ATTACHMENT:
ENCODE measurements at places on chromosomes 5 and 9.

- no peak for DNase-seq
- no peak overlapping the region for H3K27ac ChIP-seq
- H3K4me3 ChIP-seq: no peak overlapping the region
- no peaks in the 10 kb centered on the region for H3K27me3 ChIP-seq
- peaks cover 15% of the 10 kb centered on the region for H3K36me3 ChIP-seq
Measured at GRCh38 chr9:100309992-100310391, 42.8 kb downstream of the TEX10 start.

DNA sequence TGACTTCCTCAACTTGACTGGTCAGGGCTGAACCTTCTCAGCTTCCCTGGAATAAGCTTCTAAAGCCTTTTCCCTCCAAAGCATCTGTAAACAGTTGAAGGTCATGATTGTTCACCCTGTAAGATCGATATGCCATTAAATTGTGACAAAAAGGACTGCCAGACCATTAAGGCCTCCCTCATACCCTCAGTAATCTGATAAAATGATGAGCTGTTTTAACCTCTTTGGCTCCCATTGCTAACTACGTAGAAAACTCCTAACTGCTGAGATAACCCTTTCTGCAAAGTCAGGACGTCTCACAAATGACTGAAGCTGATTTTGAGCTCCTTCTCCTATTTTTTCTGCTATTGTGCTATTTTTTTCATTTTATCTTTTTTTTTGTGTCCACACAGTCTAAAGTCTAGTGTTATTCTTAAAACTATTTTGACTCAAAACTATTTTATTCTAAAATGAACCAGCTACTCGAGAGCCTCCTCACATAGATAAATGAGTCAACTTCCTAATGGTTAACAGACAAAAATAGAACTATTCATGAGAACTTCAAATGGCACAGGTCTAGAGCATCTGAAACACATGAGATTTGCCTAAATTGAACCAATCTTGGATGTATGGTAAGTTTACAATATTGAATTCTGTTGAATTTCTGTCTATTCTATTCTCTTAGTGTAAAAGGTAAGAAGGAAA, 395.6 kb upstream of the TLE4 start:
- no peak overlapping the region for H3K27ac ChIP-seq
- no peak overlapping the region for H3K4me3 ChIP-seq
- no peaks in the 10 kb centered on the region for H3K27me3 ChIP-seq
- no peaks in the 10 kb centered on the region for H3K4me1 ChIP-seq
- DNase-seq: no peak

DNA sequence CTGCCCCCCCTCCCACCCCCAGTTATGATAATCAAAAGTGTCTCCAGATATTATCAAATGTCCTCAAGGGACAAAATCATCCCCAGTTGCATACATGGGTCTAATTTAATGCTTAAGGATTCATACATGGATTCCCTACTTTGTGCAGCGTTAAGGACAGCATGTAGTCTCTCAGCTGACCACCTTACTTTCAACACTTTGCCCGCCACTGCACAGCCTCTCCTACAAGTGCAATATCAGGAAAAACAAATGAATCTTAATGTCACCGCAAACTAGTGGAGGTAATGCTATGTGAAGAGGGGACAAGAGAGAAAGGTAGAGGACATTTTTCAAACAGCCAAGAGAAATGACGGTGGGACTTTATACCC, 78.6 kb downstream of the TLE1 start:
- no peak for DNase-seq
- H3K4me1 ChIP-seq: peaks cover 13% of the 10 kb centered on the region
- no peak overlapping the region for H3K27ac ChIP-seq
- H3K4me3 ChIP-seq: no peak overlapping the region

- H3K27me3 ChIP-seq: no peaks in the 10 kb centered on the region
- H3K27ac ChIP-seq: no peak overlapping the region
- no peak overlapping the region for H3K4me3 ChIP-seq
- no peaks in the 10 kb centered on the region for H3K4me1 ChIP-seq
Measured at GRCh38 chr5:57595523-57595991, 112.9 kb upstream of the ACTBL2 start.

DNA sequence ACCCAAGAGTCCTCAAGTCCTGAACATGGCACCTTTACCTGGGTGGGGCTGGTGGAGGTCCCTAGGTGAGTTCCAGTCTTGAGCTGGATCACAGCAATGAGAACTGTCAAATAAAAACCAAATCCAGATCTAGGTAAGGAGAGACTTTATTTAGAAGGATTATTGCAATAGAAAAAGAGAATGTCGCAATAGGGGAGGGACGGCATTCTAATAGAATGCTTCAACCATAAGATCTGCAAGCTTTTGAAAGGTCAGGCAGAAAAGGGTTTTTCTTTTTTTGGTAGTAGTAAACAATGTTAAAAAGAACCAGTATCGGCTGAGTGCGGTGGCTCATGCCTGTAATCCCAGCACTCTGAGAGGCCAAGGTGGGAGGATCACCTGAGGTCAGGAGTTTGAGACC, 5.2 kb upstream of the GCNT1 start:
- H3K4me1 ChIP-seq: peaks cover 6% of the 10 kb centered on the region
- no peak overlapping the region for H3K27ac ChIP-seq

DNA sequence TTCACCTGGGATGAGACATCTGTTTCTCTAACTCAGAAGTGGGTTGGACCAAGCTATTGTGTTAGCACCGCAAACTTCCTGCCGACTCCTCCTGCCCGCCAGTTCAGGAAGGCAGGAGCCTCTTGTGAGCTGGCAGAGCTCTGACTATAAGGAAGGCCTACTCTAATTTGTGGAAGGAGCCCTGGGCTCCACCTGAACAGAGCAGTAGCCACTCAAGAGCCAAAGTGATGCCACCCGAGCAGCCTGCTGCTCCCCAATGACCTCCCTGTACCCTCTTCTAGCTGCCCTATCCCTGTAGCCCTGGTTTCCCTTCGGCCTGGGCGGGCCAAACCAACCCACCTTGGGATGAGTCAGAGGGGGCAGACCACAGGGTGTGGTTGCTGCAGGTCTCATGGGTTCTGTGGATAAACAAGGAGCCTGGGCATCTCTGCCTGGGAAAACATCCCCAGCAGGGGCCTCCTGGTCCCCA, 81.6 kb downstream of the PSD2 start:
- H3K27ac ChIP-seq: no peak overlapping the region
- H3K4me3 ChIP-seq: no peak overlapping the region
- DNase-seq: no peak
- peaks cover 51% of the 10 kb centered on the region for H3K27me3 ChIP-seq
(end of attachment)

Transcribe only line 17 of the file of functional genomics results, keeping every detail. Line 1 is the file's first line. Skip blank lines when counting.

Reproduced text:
- no peak overlapping the region for H3K27ac ChIP-seq